Day 12 in the Congo:
One of our expedition disappeared last night. No-one saw him go, but his tent was empty in the morning and before noon we had become concerned. Such is the sapping blight of the climate here that it is hard to imagine a journey of any length, much less one of several hours. Our expedition has therefore become an increasingly fantastic idea, and I am not sure how many of us truly believe that it can be accomplished.
We can set ourselves to lesser goals, however – moving from one shaded spot to one that might be slightly cooler, changing sweat-soaked clothing for damp, arguably fresher apparel, and eventually, searching for our absent comrade. Once it was established that he was not anywhere within the perimeter of our camp, the operation to find him became more vigorous. It is no exaggeration to say that the poor man, thus the cause of unplanned-for exertions in these conditions, instantly became the most unpopular member of the expedition. It is with effort that I was able to make myself recall the person who I had quite liked but a few days previous.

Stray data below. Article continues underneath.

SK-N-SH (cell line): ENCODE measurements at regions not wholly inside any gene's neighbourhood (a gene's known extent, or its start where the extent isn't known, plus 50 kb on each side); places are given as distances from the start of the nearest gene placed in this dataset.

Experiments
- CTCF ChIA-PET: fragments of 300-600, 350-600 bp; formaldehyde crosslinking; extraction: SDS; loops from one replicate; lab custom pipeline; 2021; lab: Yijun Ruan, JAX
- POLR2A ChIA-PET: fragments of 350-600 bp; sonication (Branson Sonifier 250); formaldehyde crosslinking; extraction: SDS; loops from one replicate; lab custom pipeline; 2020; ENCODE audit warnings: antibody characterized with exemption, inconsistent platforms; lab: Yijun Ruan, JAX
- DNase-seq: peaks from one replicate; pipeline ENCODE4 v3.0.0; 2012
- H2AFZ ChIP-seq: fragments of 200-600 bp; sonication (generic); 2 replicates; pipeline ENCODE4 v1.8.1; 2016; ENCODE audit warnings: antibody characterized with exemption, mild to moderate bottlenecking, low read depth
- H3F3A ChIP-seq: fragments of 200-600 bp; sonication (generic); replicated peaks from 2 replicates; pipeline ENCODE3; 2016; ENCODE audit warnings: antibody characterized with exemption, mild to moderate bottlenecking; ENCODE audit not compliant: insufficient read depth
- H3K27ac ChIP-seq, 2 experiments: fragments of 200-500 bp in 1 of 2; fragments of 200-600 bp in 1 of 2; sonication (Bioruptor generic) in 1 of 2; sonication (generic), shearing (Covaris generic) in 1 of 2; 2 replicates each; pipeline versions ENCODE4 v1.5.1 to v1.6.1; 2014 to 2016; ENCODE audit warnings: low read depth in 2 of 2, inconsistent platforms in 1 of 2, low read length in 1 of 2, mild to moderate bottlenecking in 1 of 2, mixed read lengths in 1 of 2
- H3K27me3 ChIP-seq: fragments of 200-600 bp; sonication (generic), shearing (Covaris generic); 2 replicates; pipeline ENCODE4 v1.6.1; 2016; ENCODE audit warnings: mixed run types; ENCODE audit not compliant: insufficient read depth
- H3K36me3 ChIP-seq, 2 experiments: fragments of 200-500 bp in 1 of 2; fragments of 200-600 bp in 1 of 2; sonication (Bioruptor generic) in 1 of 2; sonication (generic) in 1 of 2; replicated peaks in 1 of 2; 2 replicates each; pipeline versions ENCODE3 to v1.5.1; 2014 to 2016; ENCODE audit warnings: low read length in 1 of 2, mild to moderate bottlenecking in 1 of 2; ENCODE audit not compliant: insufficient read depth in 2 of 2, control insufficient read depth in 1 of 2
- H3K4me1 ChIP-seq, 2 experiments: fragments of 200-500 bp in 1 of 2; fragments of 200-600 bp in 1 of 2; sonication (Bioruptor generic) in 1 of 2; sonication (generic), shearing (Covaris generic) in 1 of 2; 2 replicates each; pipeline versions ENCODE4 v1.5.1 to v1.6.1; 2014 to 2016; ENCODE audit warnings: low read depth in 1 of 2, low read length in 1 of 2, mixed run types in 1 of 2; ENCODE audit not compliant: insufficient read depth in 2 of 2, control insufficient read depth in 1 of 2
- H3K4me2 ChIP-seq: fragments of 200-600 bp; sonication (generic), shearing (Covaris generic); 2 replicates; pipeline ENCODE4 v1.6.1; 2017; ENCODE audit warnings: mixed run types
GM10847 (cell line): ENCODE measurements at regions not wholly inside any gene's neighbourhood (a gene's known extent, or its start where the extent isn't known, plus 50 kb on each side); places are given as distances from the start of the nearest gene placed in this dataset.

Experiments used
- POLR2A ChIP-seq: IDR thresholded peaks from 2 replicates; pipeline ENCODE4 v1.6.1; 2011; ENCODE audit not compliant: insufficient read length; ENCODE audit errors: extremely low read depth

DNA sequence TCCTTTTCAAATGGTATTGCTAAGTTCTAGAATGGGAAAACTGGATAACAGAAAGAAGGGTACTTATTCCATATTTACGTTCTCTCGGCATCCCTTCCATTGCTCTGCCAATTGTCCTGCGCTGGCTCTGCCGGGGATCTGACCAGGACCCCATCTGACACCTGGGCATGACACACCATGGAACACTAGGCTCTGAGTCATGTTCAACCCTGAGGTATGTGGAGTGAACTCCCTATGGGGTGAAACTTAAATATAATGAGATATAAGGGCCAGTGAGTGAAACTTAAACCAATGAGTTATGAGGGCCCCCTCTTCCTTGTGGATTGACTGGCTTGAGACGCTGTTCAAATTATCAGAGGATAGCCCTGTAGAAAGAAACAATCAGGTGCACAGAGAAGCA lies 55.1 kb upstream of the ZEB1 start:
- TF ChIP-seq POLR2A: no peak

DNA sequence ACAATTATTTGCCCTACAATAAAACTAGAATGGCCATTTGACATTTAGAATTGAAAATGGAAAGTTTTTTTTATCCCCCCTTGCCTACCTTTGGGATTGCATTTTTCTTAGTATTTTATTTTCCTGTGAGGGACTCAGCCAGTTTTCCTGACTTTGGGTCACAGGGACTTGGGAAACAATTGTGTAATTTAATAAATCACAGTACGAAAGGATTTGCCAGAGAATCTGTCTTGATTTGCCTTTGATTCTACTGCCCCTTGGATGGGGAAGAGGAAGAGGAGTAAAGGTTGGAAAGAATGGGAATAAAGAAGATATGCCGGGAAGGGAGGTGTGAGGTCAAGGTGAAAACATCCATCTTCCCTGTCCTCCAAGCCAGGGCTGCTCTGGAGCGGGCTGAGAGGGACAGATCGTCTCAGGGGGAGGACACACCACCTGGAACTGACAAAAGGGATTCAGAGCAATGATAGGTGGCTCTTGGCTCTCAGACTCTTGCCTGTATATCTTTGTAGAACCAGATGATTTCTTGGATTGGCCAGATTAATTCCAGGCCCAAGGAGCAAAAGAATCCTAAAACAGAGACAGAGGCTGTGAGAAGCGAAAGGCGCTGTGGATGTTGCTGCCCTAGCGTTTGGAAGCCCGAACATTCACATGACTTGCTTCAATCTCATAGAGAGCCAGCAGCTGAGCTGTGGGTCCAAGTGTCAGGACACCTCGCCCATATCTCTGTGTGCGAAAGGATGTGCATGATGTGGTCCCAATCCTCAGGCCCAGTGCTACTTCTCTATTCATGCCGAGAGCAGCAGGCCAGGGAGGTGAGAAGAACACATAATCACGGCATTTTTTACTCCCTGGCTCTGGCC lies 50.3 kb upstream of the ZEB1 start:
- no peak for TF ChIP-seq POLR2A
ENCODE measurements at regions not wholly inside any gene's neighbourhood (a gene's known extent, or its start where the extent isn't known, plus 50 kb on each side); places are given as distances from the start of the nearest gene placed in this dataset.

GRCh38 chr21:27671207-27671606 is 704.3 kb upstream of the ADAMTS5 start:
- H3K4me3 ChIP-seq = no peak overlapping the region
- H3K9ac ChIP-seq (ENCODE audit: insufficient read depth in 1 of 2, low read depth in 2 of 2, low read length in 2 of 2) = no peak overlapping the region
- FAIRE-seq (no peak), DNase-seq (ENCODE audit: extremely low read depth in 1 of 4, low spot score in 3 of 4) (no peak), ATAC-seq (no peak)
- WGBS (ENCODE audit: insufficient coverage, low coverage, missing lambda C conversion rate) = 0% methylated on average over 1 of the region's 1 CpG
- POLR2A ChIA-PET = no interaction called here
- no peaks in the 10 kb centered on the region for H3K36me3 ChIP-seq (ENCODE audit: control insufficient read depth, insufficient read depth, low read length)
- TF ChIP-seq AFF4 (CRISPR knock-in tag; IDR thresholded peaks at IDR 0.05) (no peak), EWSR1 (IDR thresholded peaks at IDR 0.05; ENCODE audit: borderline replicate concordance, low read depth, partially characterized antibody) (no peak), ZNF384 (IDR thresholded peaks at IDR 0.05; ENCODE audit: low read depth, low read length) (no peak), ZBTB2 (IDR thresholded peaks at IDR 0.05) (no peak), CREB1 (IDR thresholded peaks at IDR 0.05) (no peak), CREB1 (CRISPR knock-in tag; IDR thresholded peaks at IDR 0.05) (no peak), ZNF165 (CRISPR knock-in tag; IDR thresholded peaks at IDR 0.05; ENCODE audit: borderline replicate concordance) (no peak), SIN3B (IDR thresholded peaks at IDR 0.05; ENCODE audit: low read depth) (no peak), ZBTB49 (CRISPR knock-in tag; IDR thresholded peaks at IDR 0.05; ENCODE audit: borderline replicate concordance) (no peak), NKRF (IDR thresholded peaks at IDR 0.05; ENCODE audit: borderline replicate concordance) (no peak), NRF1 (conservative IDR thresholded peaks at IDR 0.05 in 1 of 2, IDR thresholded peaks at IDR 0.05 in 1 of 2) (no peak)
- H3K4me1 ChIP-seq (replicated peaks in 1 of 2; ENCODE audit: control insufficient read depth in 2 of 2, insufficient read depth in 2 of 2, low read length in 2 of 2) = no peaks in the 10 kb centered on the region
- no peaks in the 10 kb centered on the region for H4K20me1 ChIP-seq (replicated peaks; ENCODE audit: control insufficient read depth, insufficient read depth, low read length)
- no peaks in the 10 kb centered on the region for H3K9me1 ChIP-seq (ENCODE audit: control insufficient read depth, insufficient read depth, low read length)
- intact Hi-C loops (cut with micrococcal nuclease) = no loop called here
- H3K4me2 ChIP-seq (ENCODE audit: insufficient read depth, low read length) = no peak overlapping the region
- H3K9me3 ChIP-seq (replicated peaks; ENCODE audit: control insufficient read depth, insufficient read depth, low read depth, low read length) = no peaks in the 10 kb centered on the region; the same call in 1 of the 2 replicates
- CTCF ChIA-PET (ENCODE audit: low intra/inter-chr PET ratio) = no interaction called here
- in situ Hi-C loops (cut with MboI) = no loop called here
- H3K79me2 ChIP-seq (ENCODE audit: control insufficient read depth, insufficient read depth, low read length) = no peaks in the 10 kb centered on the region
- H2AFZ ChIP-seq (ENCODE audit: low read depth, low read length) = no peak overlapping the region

It is hard to imagine what might have caused a generally amiable man of science to suddenly depart into the night. We are no longer within hiking distance of anything but mud, trees, and stinking water. Of course at night it is dark here in a way that those of us trained to town life cannot truly understand, so it is possible a brief and mundane excursion turned into one that took the rest of his life. Perhaps he fled the camp itself, with its quiet, resigned despair. Perhaps he thought there was something to embrace, there in the steaming, dripping woods.
We found his body in the forest, perhaps fifty paces from camp. Something was already growing on it.
(It’s still very hot here. We’re supposed to get a break soon which is probably best for all concerned)
Word Count: 51,249